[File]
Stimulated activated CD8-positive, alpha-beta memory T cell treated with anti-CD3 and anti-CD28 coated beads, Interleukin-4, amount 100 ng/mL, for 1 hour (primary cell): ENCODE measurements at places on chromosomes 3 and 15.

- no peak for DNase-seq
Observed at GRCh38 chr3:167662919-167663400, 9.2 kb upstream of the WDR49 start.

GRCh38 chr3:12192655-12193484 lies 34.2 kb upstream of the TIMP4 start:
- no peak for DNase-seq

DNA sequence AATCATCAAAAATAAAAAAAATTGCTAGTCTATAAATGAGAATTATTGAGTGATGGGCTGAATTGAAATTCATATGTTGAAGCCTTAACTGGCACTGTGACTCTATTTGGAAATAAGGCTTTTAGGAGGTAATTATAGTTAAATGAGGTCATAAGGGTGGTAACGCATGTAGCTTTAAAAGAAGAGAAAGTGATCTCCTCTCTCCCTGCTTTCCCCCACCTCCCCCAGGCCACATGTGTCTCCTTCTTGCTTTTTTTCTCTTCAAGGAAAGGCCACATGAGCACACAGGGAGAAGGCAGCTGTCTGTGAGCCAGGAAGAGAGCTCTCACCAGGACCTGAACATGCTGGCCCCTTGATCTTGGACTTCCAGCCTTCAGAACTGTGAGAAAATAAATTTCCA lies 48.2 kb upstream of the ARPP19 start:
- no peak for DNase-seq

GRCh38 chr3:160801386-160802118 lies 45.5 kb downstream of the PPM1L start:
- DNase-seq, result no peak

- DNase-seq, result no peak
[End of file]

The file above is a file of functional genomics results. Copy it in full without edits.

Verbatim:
Stimulated activated CD8-positive, alpha-beta memory T cell treated with anti-CD3 and anti-CD28 coated beads, Interleukin-4, amount 100 ng/mL, for 1 hour (primary cell): ENCODE measurements at places on chromosomes 3 and 15.

- no peak for DNase-seq
Observed at GRCh38 chr3:167662919-167663400, 9.2 kb upstream of the WDR49 start.

GRCh38 chr3:12192655-12193484 lies 34.2 kb upstream of the TIMP4 start:
- no peak for DNase-seq

DNA sequence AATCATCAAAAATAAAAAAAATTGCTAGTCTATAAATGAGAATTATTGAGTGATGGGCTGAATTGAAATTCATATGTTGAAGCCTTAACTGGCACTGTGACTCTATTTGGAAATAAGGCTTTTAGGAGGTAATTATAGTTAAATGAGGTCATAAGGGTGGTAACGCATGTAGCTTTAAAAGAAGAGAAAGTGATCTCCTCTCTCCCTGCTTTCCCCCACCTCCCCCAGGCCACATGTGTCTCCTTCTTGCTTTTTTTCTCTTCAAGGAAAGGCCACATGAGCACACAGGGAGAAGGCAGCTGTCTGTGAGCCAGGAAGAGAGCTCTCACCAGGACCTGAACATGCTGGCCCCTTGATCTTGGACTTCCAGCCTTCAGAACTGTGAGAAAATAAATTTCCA lies 48.2 kb upstream of the ARPP19 start:
- no peak for DNase-seq

GRCh38 chr3:160801386-160802118 lies 45.5 kb downstream of the PPM1L start:
- DNase-seq, result no peak

- DNase-seq, result no peak